Australian architects MPRDG were inspired by the shapes of tree branches to add a privacy screen across the glass-fronted upper storey of this family house in the Sydney suburb of Bronte .
Named Hewlett House, the three-storey residence is sited on a hillside close to the seafront and was designed as the home for a builder who specialises in complicated concrete shapes, so the architects planned a twisted upper storey that faces out towards the water.
“The underlying design intent was to explore the notion of ‘prospect and refuge’ within a contemporary family house,” says MPRDG, explaining the “prospect” to be “the beach and coast views”, while the “refuge” is the creation of a “sense of sanctuary, enclosure and comfort”.
Living and dining rooms are located on the uppermost floor to benefit from the views. With an open-plan layout, the space has glazed elevations to the north and south that let daylight and sea breezes filter though.
Four bedrooms occupy the ground floor, but are pushed to the back for privacy, while a spiralling staircase at the front leads down to a second living room that opens out to a garden and swimming pool at the lowest level of the site.
A glass-reinforced concrete structure shapes the building into its three levels, which all feature chunky outlines and chamfered edges. More curved and angled forms are added inside the building, from the twisted concrete body of the staircase to the slanted columns and circular skylight.
Floors are finished in either oak or concrete, but walls and ceilings are painted white throughout.
Photography is by John Gollings.
Here’s a project description from MPRDG:
The long standing client is a builder whom we have successfully worked with on several projects previously. He was open to ideas and had an ability to build complex forms and intricate details. The brief was for a modern family home to accommodate a couple and their three children. The house is located on the northern flank of the Bronte gully with views towards Bronte beach and the coastline beyond.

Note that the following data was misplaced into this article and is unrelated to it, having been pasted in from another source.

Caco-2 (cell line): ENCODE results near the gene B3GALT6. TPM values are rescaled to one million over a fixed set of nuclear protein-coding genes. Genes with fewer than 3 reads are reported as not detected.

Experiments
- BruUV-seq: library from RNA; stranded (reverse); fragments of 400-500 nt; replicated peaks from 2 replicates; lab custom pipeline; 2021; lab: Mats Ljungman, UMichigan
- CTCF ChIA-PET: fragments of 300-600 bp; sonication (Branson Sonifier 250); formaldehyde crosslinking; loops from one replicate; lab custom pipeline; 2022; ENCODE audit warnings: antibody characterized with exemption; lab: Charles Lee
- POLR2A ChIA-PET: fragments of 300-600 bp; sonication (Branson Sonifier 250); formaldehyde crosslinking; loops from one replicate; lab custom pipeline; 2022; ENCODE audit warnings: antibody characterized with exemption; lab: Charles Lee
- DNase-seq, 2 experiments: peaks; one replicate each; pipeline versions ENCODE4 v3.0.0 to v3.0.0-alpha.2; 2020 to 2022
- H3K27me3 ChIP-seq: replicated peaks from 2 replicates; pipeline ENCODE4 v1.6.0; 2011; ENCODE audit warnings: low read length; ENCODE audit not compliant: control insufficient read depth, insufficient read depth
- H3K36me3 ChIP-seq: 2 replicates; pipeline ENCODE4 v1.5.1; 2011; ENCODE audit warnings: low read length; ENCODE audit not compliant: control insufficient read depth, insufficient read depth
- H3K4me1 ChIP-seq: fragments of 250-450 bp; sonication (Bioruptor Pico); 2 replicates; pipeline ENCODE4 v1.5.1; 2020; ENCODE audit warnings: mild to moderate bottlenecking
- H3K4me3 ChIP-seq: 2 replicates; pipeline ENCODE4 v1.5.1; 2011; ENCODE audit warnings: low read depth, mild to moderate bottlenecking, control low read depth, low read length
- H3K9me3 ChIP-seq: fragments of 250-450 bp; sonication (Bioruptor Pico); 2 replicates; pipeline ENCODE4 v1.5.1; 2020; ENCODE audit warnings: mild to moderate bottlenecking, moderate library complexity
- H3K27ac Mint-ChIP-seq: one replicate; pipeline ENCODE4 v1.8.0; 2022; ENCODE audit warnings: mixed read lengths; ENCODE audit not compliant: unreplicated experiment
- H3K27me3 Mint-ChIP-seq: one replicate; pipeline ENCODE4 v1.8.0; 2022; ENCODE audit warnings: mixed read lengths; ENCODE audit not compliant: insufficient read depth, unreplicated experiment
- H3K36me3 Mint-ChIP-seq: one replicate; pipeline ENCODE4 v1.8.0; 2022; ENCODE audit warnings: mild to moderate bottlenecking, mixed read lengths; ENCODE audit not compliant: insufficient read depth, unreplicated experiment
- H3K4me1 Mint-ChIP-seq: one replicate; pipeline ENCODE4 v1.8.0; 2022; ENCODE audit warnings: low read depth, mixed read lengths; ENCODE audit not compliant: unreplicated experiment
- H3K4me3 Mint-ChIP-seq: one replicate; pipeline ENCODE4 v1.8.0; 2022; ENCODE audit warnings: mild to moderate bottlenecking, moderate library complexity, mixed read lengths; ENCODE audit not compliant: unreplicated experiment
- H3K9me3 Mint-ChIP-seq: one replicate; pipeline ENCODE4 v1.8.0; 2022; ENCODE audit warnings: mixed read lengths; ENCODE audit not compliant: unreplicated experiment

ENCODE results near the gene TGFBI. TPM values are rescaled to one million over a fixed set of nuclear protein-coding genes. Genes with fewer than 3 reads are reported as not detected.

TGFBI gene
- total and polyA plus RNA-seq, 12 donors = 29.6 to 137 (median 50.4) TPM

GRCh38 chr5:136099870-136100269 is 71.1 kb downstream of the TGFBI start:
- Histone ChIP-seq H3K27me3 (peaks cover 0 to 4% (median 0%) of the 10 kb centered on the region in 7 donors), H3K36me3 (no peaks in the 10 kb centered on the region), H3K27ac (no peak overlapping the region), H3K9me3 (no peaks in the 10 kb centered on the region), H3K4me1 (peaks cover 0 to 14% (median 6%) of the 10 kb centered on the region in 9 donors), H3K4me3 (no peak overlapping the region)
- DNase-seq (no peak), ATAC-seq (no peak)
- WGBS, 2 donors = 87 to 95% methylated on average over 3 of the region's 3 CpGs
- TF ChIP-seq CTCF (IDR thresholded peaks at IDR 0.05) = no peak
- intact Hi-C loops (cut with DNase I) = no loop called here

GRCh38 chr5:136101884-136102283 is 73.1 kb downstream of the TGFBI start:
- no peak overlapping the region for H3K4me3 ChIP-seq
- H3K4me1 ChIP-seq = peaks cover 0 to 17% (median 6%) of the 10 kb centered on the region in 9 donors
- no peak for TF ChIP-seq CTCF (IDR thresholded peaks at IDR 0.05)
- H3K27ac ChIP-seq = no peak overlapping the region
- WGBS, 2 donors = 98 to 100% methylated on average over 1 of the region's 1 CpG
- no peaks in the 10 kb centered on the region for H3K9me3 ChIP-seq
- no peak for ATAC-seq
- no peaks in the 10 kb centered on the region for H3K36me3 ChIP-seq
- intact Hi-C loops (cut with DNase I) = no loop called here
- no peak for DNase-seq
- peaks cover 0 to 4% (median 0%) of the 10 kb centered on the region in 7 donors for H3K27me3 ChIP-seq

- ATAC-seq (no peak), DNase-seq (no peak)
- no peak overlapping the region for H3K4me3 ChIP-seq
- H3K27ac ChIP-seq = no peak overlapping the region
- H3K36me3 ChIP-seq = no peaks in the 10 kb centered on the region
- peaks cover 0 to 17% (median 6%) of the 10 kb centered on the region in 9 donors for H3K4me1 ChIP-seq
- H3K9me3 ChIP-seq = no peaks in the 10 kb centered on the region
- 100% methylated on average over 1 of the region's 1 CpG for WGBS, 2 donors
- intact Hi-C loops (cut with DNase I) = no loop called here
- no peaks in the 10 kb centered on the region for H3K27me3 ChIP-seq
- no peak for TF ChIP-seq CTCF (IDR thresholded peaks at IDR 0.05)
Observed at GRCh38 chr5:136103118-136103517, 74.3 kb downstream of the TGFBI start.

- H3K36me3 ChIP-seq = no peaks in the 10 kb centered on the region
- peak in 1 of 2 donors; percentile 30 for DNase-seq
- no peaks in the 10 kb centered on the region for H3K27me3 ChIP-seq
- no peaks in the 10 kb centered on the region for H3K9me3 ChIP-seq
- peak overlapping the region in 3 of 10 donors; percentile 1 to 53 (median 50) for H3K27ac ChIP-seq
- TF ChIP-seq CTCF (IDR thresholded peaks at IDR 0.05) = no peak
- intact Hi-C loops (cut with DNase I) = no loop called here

Our design response was to place the living spaces on the upper floor as better views and more light were available. The bedrooms were located on the middle floor as this was more private and enclosed. The lowest floor has a rumpus area linking the garden and swimming pool to the house.
The underlying design intent was to explore the notion of “prospect and refuge” within a contemporary family house. The “prospect” was the beach and coast views to the south of the site which change constantly depending on the season, weather and time of day. The “refuge” was the other desirable character where we created a quality of space that provides a sense of sanctuary, enclosure and comfort.
These two driving desires for the house were explored and accommodated through devising two sculpted concrete forms responding to their particular use. The forms are rounded at the edges similar to tubes which are independent of each other enabling the upper tube to twist towards the view.
The upper tube is open-ended which allows the northern winter sun to penetrate deeply into the living spaces while allowing an unimpeded outlook to the southern view. The form also provides efficient passive ventilation drawing the prevailing north-east breeze through the house.
On the two lower levels the character of the spaces changes to places of privacy and refuge. The middle tube houses the bedrooms, each with a different aspect and outlook. The lower level has a cave like atmosphere with the room formed by a cut bedrock wall and a dark stone floor connecting the internal and external spaces. The pool provides a water element spanning between the rock wall and the garden.
The house boldly sits as a modern insertion into the typically poor building stock of its surrounding environment. The context is of varying building styles, scales and materials so the house creates a deliberate contrast in form and colour. The homogenous appearance of the house allows the forms to be emphasised by sun and shadow with the play of light continually shifting and moving with the path of the sun.
Detail elements have drawn upon surrounding natural forms for inspiration. For example, the angled bands on the front façade reference the tree branches of the native eucalypts. They also serve as a privacy screen for the dining space behind the façade.